Both white and black truffles are highly prized for the earthy, funky luxury they lend to dishes like risotto, pasta, and scrambled eggs. But how did an underground fungus hunted by pigs and dogs become one of the most sought-after and expensive ingredients in the world? Read on for everything you need to know about these delicacies, including our favourite ways to cook with them.
What is a truffle?
Truffles are an edible fungus that grows underground. They are usually small, round or irregularly shaped, with a rough, bumpy exterior. They range in colour from black to white; some species have a marbled appearance. A lot of people confuse truffles with mushrooms, but while they are both delicious types of fungi, truffles are distinctly more intense and flavourful.
How are they sourced?
Truffles are carefully removed from the underground out of the soil and harvested with the help of trained female pigs or dogs, which are able to detect the strong smell underneath the surface of the ground. The use of pigs is risky, because of their natural tendency to eat any remotely edible thing in front of them. For that reason, dogs have been trained to detect their presence too and willingly exchange their findings with a piece of dog biscuit.
“I heard of some truffle hunters digging for their prizes themselves when they see truffle flies around the base of a tree,” says Oliver Lange, corporate executive chef for the Zuma Restaurants
What is the difference between black and white truffles?
White truffles, also known as Alba Truffles, are a type of subterranean fungus that grows in the soil of oak, beech, and poplar trees in the forests near Alba, in northern Italy. They have a white to the light-brown exterior and a strong, musky aroma. White truffle harvest season typically begins in September, peaks in October and November, and then wanes in December.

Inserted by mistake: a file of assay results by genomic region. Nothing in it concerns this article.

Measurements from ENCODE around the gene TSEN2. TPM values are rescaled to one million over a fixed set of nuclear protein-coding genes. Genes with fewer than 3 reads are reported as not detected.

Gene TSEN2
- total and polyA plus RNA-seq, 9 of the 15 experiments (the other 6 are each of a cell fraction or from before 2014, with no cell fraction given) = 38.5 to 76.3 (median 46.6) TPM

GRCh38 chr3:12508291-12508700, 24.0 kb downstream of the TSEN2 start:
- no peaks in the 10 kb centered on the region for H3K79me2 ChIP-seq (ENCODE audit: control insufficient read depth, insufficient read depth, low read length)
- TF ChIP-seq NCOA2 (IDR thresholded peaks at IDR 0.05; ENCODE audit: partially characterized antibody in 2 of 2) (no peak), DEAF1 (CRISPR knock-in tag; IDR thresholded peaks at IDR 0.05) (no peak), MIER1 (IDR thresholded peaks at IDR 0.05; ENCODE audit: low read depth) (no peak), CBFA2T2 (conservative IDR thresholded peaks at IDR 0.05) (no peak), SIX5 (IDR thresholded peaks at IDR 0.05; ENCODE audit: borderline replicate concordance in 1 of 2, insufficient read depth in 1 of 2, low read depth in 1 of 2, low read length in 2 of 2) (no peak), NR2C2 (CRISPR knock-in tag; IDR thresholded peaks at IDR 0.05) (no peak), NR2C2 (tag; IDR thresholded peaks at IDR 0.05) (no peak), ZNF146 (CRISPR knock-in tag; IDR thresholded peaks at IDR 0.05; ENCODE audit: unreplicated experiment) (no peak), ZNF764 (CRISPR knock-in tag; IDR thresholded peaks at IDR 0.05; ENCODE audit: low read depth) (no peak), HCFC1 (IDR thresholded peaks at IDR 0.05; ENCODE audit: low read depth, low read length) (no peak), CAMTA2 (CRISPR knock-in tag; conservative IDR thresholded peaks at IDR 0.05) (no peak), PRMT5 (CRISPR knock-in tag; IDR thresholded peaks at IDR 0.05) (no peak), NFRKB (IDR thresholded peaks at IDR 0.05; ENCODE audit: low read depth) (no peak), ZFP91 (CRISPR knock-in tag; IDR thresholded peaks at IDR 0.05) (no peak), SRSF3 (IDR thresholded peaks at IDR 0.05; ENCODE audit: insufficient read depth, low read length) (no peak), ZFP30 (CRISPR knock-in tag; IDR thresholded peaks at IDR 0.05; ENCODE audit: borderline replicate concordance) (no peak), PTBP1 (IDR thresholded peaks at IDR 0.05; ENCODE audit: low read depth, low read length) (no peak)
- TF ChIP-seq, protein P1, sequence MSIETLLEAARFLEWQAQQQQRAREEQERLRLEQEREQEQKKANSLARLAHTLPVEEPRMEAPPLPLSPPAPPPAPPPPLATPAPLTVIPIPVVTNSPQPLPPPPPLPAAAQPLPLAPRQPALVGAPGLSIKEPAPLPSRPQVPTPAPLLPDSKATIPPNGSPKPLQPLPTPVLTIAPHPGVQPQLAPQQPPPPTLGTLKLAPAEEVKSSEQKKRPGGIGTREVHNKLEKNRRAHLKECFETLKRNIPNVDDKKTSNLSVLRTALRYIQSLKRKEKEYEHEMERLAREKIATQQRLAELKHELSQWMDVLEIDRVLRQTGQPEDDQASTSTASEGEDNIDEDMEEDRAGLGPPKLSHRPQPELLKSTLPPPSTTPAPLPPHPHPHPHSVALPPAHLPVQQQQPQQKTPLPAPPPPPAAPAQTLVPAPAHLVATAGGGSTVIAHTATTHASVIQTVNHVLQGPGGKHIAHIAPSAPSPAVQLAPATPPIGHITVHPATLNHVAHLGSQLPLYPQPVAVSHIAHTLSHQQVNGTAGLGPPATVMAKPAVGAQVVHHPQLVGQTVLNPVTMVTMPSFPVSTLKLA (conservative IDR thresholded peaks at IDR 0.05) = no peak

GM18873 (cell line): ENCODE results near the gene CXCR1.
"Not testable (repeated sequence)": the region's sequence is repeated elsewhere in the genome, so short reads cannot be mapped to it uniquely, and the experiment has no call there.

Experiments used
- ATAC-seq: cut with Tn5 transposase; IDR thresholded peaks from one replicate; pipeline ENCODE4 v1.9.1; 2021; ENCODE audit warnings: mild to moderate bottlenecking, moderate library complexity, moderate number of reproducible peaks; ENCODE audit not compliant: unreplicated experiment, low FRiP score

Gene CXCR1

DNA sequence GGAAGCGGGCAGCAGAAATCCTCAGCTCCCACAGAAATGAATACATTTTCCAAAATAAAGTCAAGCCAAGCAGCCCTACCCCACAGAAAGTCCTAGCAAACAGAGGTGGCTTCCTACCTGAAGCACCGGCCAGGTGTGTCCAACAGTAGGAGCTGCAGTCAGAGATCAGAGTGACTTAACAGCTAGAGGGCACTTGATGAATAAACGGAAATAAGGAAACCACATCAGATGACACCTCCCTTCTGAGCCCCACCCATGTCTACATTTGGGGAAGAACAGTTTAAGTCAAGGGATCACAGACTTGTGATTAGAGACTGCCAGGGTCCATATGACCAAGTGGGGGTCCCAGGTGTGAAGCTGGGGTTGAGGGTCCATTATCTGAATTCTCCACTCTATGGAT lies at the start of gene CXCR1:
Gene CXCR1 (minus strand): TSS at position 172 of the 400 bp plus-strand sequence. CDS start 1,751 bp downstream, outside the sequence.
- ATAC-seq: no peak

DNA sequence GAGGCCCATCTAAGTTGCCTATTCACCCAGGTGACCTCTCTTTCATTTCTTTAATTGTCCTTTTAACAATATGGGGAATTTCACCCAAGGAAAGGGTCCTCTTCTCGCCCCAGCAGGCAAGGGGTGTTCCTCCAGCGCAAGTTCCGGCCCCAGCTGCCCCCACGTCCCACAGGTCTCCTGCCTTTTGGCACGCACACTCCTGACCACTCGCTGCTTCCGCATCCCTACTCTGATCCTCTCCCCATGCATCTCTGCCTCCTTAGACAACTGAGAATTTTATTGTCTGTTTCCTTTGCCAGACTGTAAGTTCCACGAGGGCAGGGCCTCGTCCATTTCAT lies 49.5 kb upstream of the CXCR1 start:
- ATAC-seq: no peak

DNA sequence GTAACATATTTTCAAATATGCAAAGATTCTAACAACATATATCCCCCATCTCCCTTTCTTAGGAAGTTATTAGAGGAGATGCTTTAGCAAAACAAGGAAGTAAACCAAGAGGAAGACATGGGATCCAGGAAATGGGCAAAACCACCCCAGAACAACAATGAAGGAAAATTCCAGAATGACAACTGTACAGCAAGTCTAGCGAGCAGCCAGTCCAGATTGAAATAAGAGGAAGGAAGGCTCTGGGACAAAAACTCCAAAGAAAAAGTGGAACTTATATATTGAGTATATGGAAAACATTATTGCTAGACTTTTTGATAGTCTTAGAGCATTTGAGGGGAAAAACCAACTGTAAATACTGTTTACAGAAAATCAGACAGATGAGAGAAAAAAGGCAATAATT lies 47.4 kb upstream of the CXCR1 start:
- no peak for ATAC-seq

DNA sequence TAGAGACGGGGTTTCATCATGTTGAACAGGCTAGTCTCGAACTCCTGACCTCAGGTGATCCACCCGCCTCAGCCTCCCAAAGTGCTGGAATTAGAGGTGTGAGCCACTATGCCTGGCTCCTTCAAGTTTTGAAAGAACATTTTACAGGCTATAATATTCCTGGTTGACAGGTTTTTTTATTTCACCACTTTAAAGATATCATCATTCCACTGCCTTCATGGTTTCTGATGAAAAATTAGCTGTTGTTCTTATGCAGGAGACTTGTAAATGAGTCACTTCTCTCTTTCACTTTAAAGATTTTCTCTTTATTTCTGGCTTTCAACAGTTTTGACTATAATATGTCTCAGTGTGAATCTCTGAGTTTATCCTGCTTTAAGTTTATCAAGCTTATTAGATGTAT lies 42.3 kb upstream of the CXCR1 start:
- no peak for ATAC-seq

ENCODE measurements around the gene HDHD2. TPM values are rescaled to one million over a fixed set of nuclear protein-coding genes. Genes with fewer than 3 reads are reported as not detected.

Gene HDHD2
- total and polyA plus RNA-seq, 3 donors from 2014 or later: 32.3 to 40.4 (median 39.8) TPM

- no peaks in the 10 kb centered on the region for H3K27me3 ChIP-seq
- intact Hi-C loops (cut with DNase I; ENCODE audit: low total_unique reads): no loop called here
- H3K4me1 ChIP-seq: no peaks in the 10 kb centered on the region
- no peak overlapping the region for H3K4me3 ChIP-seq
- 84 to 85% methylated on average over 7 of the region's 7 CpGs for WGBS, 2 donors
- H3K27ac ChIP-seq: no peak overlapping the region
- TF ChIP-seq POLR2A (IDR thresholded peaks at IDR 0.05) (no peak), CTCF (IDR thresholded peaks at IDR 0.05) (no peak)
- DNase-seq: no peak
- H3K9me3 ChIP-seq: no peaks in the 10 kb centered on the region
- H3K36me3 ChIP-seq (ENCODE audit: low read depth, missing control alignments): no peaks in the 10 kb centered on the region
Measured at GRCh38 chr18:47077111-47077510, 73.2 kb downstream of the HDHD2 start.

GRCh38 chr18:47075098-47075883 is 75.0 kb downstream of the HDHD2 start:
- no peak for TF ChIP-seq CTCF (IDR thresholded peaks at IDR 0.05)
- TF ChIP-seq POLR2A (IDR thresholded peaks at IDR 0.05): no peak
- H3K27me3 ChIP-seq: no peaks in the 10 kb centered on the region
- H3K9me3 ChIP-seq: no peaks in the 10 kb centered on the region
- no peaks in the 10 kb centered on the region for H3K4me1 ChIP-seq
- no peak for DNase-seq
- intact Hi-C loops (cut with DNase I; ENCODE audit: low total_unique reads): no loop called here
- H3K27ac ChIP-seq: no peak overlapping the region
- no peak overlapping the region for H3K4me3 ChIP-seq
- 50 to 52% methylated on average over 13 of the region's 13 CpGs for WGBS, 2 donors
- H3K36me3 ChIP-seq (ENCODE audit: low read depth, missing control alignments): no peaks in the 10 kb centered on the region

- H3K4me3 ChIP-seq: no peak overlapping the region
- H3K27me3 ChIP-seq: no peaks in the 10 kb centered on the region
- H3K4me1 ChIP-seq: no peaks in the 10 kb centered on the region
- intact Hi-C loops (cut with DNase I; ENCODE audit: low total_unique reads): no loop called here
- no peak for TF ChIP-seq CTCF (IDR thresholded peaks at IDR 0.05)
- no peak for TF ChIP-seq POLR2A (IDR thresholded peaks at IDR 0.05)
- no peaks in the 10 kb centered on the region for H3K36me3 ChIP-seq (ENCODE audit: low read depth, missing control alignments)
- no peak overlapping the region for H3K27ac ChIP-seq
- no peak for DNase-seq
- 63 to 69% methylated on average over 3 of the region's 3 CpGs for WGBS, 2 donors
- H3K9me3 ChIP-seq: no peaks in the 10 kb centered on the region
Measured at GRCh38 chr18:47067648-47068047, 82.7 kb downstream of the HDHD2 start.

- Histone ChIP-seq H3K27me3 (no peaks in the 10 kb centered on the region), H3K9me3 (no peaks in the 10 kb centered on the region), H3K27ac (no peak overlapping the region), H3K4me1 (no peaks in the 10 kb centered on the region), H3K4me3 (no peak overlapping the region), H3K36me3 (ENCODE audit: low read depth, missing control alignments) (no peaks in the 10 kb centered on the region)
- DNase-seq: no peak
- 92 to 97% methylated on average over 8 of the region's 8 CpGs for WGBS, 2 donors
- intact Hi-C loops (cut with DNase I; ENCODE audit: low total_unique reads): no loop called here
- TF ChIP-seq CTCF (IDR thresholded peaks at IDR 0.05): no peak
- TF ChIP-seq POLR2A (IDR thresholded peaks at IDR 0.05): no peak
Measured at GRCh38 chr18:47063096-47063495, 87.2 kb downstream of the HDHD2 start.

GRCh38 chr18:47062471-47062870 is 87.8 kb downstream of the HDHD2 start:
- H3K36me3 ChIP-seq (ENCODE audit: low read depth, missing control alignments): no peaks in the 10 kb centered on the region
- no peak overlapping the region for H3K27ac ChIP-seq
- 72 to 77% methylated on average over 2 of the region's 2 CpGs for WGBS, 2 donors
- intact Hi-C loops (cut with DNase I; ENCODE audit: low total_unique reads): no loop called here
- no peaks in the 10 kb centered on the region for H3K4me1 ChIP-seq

Black ones, also known as Périgord Truffles, are a type of subterranean fungus that grows in the soil of oak and hazelnut trees. They are most often found in France and Spain but have been cultivated in Australia and the United States. They have a dark brown to the black exterior and a pungent aroma. These kinds are commonly harvested in the winter.
What do truffles taste like?
Lange incorporates truffles into various menu items to bring a strong flavour of rich umami.
“White truffles have a strong aroma with a delicate nutty flavour with hints of shallots and garlic,” he says. “Black winter kinds are earthier and their aroma is reminiscent of cocoa, port, liquorice and sometimes a bit musty.”
How do you cook with it?
Typically, truffles are thinly shaved on top of a cooked meal but if you grate them on a Microplane instead, the fine shavings incorporate better with the dish. They are commonly used in pasta dishes, risotto, sauces, or grated over seafood or meat. Black truffles go well with juicy steaks such as our Dry-Aged Rib Eyes with Burgundy-Truffle Sauce.
Lange serves chu-toro tartare with soy and quail egg served with miso brioche and white truffle. He recommends using fungi to finish a dish, rather than cooking them for a long time, noting, “If you have a cooked meal, truffles should be consumed right after it’s shaved, you don’t want to cook them really long, or else they will lose their freshness.”
(Main and Feature Image Credit: Vincent Dörig/Unsplash)
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